More Efficient Materials for Solar Fuel Cells Developed

Krishnan Rajeshwar

Krishnan Rajeshwar, ECS senior vice president and co-founder of UTA’s Center for Renewable Energy, Science and Technology

New research headed by ECS senior vice president Krishnan Rajeshwar has developed “green fuels” to power cars, home appliances, and even impact critical energy storage devices.

Solar fuels addressing global issues

Rajeshwar’s research works to address critical global and environmental issue by creating an inexpensive way to generate fuel from harmful emissions such as carbon dioxide.

(MORE: Read additional publications by Rajeshwar.)

The University of Texas at Arlington professor and 35 year ECS member has developed a novel high-performing material for cells that harness sunlight to split carbon dioxide and water into usable fuels like methanol and hydrogen gas.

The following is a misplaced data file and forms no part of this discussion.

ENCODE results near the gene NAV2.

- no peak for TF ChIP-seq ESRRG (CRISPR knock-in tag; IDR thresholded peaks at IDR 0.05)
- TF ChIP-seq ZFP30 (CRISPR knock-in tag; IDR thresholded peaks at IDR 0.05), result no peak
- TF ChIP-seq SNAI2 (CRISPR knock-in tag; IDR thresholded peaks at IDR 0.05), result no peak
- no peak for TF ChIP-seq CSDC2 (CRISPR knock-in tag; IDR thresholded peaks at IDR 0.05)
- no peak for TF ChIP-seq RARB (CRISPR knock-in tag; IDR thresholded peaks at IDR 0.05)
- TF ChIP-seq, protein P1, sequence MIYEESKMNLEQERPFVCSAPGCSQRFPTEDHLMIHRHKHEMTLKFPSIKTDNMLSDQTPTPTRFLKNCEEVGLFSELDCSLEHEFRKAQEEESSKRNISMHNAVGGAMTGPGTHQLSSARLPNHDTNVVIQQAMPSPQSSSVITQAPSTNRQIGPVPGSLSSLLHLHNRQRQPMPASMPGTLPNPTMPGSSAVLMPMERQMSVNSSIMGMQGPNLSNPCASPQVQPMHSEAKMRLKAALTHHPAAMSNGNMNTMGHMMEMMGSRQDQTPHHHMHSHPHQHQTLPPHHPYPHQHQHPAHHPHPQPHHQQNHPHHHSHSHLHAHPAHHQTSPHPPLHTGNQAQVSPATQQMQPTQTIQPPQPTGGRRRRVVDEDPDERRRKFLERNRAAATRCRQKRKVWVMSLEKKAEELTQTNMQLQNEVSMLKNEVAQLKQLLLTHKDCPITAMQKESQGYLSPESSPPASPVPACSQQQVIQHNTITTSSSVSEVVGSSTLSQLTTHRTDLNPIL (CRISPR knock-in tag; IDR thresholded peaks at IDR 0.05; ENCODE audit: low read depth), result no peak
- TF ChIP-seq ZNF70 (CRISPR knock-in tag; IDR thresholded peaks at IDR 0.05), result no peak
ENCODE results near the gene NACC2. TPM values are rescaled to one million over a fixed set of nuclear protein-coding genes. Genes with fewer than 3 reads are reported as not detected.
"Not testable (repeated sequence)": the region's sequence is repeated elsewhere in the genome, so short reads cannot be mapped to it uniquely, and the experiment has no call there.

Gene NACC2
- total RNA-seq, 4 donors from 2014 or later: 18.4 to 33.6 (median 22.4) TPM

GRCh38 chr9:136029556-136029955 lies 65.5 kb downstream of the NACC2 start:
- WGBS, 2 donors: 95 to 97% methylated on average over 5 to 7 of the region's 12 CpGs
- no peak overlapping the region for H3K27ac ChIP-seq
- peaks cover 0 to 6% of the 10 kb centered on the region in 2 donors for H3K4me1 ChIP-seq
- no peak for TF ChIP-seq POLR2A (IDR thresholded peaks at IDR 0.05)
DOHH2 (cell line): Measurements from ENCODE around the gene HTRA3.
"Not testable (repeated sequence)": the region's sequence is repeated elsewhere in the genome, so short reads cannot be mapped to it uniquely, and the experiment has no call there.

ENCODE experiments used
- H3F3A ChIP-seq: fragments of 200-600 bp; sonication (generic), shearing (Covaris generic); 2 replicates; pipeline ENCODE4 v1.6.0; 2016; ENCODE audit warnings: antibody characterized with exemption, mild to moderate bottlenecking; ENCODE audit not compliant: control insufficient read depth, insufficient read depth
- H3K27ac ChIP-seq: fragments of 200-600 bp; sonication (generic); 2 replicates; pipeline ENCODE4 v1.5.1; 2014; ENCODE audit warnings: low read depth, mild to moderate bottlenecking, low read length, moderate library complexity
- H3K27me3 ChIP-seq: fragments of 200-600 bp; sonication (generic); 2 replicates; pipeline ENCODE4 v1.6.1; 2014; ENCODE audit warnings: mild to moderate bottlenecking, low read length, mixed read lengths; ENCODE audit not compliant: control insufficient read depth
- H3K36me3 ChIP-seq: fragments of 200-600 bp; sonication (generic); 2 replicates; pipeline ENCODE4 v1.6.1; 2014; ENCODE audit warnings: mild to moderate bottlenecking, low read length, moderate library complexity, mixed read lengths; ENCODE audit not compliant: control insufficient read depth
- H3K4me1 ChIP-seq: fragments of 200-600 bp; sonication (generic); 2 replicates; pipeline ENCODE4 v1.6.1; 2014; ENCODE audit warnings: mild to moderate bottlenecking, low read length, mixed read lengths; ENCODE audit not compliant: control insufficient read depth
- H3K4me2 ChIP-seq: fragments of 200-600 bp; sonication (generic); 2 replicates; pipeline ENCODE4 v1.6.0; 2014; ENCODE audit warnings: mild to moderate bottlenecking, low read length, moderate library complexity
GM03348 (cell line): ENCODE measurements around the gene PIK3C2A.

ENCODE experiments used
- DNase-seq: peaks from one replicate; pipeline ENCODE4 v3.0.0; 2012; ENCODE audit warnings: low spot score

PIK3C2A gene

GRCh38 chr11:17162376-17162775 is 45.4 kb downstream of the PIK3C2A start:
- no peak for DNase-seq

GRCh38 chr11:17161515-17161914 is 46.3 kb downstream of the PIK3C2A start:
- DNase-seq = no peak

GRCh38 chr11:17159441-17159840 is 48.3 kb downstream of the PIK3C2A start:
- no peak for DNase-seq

From harmful to helpful

“Technologies that simultaneously permit us to remove greenhouse gases like carbon dioxide while harnessing and storing the energy of sunlight as fuel are at the forefront of current research,” Rajeshwar said. “Our new material could improve the safety, efficiency and cost-effectiveness of solar fuel generation, which is not yet economically viable.”

(MORE: Read the full study as published in ChemElectroChem Europe.)

This from University of Texas at Arlington:

The new hybrid platform uses ultra-long carbon nanotube networks with a homogeneous coating of copper oxide nanocrystals. It demonstrates both the high electrical conductivity of carbon nanotubes and the photocathode qualities of copper oxide, efficiently converting light into the photocurrents needed for the photoelectrochemical reduction process.

Read the full article.

ICYMI: Listen to Rajeshwar host our “Critical Issues in Renewable Energy” podcast.

“The performance of our hybrid has proved far superior to the properties of the individual materials,” Rajeshwar said. “These new hybrid films demonstrate five-fold higher electrical conductivity compared to their copper oxide counterparts, and generate a three-fold increase in the photocurrents needed for the reduction process.”

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